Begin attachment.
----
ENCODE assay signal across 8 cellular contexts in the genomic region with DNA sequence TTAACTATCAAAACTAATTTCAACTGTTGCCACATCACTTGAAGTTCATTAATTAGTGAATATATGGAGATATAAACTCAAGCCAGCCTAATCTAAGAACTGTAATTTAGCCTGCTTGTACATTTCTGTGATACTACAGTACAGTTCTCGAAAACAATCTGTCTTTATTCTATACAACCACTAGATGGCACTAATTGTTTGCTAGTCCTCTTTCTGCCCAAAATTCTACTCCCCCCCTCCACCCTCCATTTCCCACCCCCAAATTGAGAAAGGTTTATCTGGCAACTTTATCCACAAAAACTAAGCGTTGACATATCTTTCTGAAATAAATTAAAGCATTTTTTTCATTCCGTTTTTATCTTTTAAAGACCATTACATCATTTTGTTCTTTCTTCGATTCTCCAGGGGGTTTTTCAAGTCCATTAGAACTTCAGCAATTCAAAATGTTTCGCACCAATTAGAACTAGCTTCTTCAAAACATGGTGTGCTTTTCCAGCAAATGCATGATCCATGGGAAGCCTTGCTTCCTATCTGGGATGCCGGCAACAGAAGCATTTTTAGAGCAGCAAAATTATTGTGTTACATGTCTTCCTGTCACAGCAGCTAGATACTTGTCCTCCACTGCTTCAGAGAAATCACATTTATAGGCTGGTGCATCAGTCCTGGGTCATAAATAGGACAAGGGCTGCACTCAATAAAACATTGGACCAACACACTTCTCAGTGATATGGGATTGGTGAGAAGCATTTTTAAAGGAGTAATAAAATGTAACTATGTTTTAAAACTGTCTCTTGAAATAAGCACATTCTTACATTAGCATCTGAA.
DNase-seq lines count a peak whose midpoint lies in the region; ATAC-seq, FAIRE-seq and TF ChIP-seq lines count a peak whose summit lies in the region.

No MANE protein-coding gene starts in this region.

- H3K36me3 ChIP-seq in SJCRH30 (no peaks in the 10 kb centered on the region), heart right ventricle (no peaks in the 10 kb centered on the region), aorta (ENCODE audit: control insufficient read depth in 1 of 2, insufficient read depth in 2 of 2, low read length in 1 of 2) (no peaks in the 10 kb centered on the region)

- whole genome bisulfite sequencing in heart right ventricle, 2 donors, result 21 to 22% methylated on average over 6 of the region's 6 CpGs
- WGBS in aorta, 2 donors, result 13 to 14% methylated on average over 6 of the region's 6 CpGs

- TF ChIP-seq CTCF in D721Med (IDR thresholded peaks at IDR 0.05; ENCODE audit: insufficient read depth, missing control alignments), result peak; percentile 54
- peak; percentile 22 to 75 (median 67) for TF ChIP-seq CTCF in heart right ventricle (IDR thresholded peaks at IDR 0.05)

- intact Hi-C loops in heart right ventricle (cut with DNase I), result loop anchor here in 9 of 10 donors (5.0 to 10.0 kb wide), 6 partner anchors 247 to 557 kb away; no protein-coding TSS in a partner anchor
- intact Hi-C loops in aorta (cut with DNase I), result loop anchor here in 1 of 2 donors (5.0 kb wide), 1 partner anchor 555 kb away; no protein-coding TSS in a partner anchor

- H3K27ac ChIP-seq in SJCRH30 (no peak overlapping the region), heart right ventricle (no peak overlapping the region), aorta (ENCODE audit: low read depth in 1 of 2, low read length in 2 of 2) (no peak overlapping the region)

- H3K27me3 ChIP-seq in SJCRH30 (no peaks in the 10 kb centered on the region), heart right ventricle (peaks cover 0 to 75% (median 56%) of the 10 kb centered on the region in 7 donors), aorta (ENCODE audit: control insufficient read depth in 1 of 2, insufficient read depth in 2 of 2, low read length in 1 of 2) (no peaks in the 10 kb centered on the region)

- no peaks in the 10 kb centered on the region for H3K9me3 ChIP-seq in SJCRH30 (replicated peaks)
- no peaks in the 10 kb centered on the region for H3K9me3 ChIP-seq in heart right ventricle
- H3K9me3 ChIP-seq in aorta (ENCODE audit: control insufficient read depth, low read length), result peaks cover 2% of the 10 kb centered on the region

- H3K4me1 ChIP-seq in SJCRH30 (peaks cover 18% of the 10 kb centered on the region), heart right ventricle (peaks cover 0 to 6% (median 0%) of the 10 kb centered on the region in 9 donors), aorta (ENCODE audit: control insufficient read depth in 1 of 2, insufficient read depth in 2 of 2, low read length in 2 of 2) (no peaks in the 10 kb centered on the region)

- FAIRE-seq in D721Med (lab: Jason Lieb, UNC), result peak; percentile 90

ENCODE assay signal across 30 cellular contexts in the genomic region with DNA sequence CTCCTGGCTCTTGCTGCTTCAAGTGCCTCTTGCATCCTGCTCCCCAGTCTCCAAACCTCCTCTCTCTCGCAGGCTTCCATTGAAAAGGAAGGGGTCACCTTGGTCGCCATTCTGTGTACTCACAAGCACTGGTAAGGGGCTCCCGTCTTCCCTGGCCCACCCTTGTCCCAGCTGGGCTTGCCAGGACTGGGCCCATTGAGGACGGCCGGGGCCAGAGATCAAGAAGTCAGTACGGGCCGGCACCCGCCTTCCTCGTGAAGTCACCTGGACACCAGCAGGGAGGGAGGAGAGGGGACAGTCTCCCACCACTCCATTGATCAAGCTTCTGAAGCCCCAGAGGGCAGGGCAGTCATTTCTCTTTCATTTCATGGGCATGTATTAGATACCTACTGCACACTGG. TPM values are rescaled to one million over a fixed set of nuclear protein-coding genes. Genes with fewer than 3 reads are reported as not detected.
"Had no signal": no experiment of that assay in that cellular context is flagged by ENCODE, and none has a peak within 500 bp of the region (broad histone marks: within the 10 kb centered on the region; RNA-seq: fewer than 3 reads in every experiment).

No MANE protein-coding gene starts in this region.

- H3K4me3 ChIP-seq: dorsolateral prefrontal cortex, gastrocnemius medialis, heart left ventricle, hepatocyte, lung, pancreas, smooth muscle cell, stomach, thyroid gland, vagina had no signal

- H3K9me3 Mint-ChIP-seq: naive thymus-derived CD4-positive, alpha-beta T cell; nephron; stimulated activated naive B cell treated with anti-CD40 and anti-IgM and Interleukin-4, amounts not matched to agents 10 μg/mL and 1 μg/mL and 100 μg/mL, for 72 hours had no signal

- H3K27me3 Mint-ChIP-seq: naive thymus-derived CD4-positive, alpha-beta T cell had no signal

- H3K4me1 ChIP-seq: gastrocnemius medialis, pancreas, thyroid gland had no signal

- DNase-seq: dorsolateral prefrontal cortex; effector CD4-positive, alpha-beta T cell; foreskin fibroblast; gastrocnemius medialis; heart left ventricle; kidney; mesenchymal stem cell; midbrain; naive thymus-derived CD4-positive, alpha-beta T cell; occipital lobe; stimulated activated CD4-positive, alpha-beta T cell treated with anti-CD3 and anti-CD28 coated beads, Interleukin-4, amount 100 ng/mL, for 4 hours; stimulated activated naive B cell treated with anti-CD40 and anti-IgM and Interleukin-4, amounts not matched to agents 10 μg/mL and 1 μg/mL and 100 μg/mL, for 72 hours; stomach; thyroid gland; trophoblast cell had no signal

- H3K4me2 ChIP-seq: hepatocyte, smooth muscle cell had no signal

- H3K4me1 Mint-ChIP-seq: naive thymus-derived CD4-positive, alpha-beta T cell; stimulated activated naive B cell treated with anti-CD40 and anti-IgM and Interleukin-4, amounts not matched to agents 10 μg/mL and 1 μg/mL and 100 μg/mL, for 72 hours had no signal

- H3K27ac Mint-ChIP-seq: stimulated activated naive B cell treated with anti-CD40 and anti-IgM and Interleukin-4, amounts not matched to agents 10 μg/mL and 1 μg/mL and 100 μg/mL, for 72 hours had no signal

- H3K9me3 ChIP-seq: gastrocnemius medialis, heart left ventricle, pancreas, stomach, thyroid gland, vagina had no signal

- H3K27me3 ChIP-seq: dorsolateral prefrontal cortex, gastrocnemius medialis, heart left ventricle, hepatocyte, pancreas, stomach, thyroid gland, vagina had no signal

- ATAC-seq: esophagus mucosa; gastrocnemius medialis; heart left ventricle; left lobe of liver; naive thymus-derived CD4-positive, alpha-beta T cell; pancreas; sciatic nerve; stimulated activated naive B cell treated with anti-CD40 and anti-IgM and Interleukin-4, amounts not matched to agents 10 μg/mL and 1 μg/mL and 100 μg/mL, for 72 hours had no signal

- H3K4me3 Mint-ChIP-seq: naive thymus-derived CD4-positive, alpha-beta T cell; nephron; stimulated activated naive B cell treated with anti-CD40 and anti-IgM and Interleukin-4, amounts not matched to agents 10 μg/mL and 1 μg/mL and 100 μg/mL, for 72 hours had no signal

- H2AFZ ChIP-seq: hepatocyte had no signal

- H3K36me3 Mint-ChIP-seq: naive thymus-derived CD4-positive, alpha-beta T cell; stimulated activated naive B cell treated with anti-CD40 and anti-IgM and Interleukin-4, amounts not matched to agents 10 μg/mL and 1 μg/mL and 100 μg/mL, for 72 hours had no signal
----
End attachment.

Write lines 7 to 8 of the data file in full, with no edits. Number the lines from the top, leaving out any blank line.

- TF ChIP-seq CTCF in D721Med (IDR thresholded peaks at IDR 0.05; ENCODE audit: insufficient read depth, missing control alignments), result peak; percentile 54
- peak; percentile 22 to 75 (median 67) for TF ChIP-seq CTCF in heart right ventricle (IDR thresholded peaks at IDR 0.05)